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Oil and Gas


Our Oil and Gas Portfolio

Stocks Date of Initial Coverage Initial Entry Price Highest Point Performance from Initial Entry
TEE 1651759200 06-May-2022 $0.113 77% 77%
IVZ 1600351200 18-Sep-2020 $0.035 1057% 97%
88E 1595426400 23-Jul-2020 $0.007 129% -71%
EXR 1562767200 11-Jul-2019 $0.041 424% 139%
Stocks Date of Initial Coverage Initial Entry Price Highest Point Performance from Initial Entry
TEE 1651759200 06-May-2022 $0.113 77% 77%
IVZ 1600351200 18-Sep-2020 $0.035 1057% 97%
88E 1595426400 23-Jul-2020 $0.007 129% -71%
EXR 1562767200 11-Jul-2019 $0.041 424% 139%

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Macro Outlook Oil and Gas - 2023

2022 was as good of a year for oil and gas stocks that we have seen for over a decade as the fallout from the Russia-Ukraine conflict pushed oil prices to ~15 year highs.

We expect to see this trend continue due to decades of underinvestment in new oil and gas supply, the shift to electrification taking longer than expected, and the importance of energy independence coming into focus.

Oil & Gas chart

We expect to see a short term dip in prices because of heightened recession risks from rising interest rates but think that this will provide entry points in fundamentally sound projects at attractive valuations.

If this scenario plays out we plan on increasing our exposure to stocks in our portfolio as well as adding new oil and gas stocks to our portfolio.

Below is a summary of the reasons we like Oil and Gas as a macro thematic:

  • 10+ years of underinvestment in new supply - The oil and gas markets have seen over 10+ years of underinvestment in new supply as the world focused on a shift towards electrification (source). For context, in 2021 global upstream oil and gas investment is down ~58% from 2014 levels.
  • Energy security is now a real issue - The fallout from the Ukraine/Russia conflict has hit oil and gas supply chains. Russia is one of the worlds largest oil and gas producers and has become an “at risk supplier” with the European continent feeling the crunch the hardest. This means the world needs NEW supply to fill in this supply gap while also fulfilling increasing demand.
  • Electrification of energy mix taking longer than expected - The rush to decarbonise has pushed capital towards more “green energy” technologies. The build out of new wind/solar/nuclear etc has been a lot slower than expected and so demand for oil and gas is still increasing.

What do the analysts say?

Some of the analyst community also shares our optimism for the sector, some of the notable bulls are as follows:

Dan Yergin, S&P Global Vice Chairman - Dan thinks the brent price for oil could go to >US$120 per barrel at some point in 2023. Dan’s view was primarily based around a China reopening spurring demand for oil and gas imports (source).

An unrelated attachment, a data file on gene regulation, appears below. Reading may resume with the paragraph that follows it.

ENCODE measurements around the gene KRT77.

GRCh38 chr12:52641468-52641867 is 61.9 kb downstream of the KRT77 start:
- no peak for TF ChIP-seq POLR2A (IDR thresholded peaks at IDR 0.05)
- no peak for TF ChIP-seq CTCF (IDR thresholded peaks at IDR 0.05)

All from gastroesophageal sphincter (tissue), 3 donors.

Reuters poll results - Reuters did a survey of 30 economists and analysts at the end of the 2022 and the consensus prediction was for a brent price of US$89.37 per barrel. While this is below the peaks we saw in 2022 it would still be over 10% higher than the current brent price (source).

JP Morgan analysts - JP Morgan in its 2023 market outlook publication cited a base case scenario where the US does enter a recession but maintained a US$90 per barrel prediction for the oil price over the next 12 months.

JP Morgan like us, think that the fundamental tailwinds are still strong for the oil and gas sector with the head of global commodities strategy (Natasha Kaneva saying the following: ““Despite more pessimistic expectations for balances over the next few months, we find the underlying trends in the oil market supportive and expect global Brent benchmark price to average $90/bbl in 2023 and $98/bbl in 2024.”

What about the bear case?

The key risks to our thesis:

  • Recession risk - typically when the global economy slows demand for oil and gas falls leading to a fall in prices. This almost always leads to the share prices of junior explorers/developers being hit hardest. An example of this is March 2020 when the COVID induced slow down led to oil prices going negative.
  • Supply chain risks - We also note that any improvement in the global geopolitical landscape (specifically Ukraine/Russia) would lead to a short term alleviation of supply issues. This could lead to oil and gas prices falling in the short-term.

While both of these are very real risks, we think the big learning from 2022 came after Russia invaded Ukraine.

We think governments all around the world have realised that energy security and energy independence are extremely important to their populations - the only way countries can solve this problem is through more investment in oil and gas for at least the next decade.

Our Commentary on Oil and Gas